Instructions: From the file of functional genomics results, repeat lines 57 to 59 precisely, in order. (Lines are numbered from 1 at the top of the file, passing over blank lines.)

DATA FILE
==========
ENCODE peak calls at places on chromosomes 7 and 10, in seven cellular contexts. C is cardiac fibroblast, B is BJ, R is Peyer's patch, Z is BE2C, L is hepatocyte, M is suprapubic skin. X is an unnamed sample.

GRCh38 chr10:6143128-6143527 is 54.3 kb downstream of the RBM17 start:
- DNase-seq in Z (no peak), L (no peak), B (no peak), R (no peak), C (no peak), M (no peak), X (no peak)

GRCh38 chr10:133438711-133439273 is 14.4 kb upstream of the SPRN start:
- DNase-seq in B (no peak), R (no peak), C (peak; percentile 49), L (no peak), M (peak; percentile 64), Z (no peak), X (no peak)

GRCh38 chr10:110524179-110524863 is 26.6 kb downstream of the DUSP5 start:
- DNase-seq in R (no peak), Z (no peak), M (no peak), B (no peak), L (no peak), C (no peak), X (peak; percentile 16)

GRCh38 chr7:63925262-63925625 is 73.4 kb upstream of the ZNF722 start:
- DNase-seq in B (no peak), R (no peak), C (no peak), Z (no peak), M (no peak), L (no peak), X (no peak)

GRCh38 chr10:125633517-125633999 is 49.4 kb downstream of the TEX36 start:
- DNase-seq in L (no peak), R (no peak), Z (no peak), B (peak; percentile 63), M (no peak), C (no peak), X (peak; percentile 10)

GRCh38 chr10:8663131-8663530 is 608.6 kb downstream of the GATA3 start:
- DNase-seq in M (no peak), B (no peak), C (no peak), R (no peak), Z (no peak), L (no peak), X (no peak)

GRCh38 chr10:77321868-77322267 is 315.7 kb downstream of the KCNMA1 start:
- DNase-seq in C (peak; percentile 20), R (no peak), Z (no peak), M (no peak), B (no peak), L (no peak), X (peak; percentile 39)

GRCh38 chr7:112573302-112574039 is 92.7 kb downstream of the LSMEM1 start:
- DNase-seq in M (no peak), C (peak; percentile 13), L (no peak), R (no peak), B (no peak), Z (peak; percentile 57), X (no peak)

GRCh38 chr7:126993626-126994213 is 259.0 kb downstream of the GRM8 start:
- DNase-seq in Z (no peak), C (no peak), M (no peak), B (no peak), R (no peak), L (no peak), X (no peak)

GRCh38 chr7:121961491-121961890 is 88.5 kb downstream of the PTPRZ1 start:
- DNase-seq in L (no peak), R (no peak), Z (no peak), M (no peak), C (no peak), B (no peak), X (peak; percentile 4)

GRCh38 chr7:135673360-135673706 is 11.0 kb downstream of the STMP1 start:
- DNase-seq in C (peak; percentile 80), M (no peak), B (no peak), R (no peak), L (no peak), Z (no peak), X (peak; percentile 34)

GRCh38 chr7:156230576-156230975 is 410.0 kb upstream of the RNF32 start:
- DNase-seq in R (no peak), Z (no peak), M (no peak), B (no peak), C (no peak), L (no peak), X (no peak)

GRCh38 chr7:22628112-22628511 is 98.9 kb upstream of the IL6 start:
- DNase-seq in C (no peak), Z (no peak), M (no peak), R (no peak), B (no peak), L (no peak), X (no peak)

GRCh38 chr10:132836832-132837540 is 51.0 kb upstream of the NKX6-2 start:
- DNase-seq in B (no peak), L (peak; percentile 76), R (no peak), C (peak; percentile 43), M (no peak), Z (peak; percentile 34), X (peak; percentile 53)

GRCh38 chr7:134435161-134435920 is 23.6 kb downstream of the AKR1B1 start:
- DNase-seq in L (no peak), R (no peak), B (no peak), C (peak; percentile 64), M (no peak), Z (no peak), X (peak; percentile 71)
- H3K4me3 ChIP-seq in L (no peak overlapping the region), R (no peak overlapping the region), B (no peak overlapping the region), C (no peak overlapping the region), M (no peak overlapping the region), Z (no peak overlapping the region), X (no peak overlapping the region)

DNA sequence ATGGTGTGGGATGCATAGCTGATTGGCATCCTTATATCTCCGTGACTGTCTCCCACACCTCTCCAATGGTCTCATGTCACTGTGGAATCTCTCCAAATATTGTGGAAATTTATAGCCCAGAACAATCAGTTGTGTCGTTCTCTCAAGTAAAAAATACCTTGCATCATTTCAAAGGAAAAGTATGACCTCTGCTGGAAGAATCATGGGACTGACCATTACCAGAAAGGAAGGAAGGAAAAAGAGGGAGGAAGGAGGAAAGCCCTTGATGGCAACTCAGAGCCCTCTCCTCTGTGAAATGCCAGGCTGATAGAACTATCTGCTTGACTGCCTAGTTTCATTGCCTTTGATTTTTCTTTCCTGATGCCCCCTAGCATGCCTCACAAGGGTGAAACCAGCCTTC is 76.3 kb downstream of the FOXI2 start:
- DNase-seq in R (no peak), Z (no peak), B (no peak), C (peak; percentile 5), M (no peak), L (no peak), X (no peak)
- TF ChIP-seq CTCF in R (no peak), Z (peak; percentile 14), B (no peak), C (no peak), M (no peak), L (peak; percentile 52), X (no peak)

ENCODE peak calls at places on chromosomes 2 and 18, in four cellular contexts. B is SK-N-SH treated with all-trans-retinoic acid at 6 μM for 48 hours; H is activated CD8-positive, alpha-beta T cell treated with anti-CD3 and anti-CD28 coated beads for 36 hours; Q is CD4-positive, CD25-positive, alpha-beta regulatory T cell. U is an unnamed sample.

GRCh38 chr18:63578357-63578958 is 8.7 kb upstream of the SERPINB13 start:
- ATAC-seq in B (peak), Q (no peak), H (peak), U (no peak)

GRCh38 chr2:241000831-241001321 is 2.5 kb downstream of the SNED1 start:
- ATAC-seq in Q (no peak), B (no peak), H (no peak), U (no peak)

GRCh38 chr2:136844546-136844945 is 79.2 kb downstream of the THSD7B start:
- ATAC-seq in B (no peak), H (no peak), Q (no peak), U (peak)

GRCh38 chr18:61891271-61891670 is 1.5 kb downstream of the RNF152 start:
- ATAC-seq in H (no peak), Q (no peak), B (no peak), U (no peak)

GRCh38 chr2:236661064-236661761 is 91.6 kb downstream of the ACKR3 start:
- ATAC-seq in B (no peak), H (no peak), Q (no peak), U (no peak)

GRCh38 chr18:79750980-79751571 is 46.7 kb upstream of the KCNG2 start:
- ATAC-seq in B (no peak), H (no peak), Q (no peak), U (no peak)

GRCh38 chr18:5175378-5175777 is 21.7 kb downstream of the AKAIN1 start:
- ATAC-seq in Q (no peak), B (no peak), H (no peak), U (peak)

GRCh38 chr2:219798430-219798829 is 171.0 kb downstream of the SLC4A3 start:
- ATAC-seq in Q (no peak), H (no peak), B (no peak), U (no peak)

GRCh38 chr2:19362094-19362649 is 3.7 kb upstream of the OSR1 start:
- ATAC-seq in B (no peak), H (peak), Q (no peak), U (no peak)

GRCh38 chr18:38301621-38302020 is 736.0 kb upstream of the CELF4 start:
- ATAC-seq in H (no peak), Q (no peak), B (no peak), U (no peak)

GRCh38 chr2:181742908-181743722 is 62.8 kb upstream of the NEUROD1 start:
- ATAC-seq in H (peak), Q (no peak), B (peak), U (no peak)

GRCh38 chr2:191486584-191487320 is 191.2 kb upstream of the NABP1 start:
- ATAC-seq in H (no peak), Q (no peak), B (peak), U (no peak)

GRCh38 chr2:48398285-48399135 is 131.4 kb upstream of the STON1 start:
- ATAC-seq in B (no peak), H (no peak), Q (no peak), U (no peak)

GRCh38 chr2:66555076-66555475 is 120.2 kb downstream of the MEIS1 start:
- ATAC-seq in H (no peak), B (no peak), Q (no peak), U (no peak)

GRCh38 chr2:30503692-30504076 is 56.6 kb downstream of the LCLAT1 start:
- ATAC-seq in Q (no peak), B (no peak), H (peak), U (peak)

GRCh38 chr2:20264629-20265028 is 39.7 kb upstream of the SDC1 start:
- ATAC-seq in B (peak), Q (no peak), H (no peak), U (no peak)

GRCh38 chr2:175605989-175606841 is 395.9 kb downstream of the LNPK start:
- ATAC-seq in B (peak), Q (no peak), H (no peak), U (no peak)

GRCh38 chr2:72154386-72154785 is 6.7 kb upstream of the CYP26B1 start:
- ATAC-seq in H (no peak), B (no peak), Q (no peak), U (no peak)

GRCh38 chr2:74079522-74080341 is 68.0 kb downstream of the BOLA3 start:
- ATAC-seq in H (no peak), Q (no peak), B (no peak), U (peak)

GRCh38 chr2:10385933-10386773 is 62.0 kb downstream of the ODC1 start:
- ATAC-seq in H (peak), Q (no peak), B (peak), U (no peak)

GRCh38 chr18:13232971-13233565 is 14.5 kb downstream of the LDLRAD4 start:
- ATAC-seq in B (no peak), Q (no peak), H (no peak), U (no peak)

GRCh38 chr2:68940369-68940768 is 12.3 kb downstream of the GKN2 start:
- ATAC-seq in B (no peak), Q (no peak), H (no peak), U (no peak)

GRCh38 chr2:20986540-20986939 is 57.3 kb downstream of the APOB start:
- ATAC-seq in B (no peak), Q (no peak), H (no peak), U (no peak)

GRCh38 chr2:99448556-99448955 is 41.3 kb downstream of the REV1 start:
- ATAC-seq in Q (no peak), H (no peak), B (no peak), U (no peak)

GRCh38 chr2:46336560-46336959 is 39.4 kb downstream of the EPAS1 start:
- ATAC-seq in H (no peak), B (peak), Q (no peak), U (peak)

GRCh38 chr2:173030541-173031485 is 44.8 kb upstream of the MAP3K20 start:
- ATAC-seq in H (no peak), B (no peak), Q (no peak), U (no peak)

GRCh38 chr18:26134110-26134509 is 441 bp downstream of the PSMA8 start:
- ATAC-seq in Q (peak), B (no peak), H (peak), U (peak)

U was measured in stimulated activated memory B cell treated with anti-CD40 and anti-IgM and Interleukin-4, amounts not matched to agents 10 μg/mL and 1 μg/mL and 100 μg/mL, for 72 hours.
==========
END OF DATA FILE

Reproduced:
GRCh38 chr2:181742908-181743722 is 62.8 kb upstream of the NEUROD1 start:
- ATAC-seq in H (peak), Q (no peak), B (peak), U (no peak)

GRCh38 chr2:191486584-191487320 is 191.2 kb upstream of the NABP1 start: